LIFESTYLE

Call To Ban Junk Food In Hospitals So Overweight Doctors And Nurses Slim Down

30/07/2014 12:03 BST | Updated 30/07/2014 12:59 BST

In theory they know more about healthy eating than the rest of us, but it seems even doctors and nurses struggle with keeping their weight at a healthy level.

Junk food could be off the menu in hospital canteens as overweight doctors and nurses are encouraged to slim down to set a good example to patients.

Burgers and chips will be swapped for healthier options and staff will be able to take part in weight-loss competitions under plans being considered by NHS, England chief executive Simon Stevens told The Sun.

doctor with apple

Around 700,000 of the NHS's 1.3 million staff are either overweight or obese, the newspaper claims, and Stevens wants to introduce incentives for them to lose weight.

More gyms are to be built and NHS sites will become increasingly cycle friendly, while prizes such as pedometers will be on offer for staff who shed the pounds.

Stevens said the rising obesity epidemic of recent years was bad both for people's health and for the health service itself, and tackling obesity would put less pressure on the nation's finances and would free up funding for new treatments.

Recent figures show that almost three quarters of people aged 45 to 74 in England are either overweight or obese.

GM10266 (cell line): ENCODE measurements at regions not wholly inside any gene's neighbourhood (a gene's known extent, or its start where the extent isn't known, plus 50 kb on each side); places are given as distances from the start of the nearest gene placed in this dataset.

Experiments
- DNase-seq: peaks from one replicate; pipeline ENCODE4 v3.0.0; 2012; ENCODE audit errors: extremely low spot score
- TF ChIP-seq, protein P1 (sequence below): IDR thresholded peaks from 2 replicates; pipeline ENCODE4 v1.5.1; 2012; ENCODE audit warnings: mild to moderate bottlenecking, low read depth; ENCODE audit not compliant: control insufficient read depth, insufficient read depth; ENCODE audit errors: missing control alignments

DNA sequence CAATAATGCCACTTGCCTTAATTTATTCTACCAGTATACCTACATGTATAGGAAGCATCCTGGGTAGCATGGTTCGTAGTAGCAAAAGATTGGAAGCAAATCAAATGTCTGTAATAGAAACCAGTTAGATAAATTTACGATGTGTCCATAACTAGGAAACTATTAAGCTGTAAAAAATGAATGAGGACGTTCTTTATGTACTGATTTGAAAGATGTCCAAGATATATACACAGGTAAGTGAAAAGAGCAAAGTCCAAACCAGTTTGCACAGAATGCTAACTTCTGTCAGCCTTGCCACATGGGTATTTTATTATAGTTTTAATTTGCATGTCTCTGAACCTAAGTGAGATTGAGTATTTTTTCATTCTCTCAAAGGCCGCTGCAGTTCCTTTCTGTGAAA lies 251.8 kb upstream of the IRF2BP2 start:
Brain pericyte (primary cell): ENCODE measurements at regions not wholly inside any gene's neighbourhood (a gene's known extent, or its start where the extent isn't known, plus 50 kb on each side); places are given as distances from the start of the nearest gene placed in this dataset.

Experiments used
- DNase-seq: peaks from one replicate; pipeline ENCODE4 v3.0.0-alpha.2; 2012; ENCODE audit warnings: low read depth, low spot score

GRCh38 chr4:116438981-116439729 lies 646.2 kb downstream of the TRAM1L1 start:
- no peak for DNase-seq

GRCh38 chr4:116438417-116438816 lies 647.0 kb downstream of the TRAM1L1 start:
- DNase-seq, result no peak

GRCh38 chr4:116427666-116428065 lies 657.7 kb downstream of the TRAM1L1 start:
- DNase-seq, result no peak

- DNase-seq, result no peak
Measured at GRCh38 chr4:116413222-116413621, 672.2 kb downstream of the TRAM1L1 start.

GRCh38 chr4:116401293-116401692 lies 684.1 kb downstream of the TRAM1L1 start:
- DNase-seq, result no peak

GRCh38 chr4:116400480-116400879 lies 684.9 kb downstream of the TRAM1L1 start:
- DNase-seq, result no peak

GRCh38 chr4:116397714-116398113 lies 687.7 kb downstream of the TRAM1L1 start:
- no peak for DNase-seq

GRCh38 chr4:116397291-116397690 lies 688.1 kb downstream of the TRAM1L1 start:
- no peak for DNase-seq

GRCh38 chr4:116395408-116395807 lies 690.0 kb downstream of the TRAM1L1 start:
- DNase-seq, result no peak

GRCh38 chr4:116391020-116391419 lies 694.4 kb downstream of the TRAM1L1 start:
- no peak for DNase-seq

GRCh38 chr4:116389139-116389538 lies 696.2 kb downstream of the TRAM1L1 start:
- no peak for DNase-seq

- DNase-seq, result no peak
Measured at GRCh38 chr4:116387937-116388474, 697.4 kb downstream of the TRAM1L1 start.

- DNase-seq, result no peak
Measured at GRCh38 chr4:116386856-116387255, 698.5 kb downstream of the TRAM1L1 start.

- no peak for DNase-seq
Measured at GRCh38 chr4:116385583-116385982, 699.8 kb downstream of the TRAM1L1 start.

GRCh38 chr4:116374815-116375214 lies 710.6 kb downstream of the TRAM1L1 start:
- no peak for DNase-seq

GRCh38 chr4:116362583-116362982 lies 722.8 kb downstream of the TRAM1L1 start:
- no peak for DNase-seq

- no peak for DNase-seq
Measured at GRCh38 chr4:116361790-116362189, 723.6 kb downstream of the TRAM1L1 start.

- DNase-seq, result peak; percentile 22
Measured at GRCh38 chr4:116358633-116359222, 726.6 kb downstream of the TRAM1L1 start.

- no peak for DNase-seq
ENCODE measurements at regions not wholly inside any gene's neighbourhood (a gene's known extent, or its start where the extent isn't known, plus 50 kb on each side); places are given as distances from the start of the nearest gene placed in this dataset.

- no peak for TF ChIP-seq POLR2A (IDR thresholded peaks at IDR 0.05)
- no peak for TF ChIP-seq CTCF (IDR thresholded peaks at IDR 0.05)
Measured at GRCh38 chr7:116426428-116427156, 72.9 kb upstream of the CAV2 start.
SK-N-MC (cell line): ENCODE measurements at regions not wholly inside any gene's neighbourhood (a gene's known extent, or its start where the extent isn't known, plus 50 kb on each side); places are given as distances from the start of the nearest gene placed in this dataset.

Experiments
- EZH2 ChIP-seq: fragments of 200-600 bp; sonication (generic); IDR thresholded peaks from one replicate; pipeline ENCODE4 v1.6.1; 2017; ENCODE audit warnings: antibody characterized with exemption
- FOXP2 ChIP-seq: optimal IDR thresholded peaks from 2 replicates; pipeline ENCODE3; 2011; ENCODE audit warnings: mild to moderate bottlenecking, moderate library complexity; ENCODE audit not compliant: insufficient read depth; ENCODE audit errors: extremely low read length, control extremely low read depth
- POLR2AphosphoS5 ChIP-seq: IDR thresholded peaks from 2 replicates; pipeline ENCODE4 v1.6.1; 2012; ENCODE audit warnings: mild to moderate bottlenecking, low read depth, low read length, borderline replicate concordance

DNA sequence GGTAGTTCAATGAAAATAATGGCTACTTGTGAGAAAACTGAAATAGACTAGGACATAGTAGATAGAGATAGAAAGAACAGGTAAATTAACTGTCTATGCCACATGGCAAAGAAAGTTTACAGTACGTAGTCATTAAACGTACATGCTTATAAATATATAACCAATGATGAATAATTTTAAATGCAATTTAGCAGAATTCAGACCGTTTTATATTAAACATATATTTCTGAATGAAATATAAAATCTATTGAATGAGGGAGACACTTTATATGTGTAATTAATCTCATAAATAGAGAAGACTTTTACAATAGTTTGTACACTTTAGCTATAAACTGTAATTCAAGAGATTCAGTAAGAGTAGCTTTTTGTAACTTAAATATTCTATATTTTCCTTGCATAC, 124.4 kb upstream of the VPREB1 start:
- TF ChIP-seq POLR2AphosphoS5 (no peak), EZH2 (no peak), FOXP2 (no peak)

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Young adults are the only age group who have a normal average body mass index, according to the Health and Social Care Information Centre.

The NHS is facing a funding crisis and senior health figures have said it may need an extra £30 billion by 2020 to maintain the current level of service provision.

Promising to tackle the obesity problem, Stevens told The Sun: "It's hard for the NHS to talk about how important this is if we don't get our own act together. I think the NHS has got to take an example in helping our own staff and hopefully other employers will follow suit.

"A lot of the food in hospital canteens, not just for patients, but for staff, is chips and burgers. The NHS as an employer, for our own nurses and other staff, could we offer positive incentives? Yes, I think we could. And some hospitals have begun doing that."

Stevens also called on parents to help keep their children healthy by swapping juices and fizzy drinks during meal times for water or milk.

Looking to the future, he said that further progress in technology would keep patients out of hospital as people live longer, and he wants greater partnership between the NHS and social services.

He said: "What's great about the NHS can't excuse what needs to change about the NHS. That is the approach that we have got to take. We've got to support people doing great things, nurses, doctors, the frontline of healthcare. But we've also got to raise our game."

He also called for thousands more GPs to be trained, and wants to give them more power to make decisions about how NHS money is spent.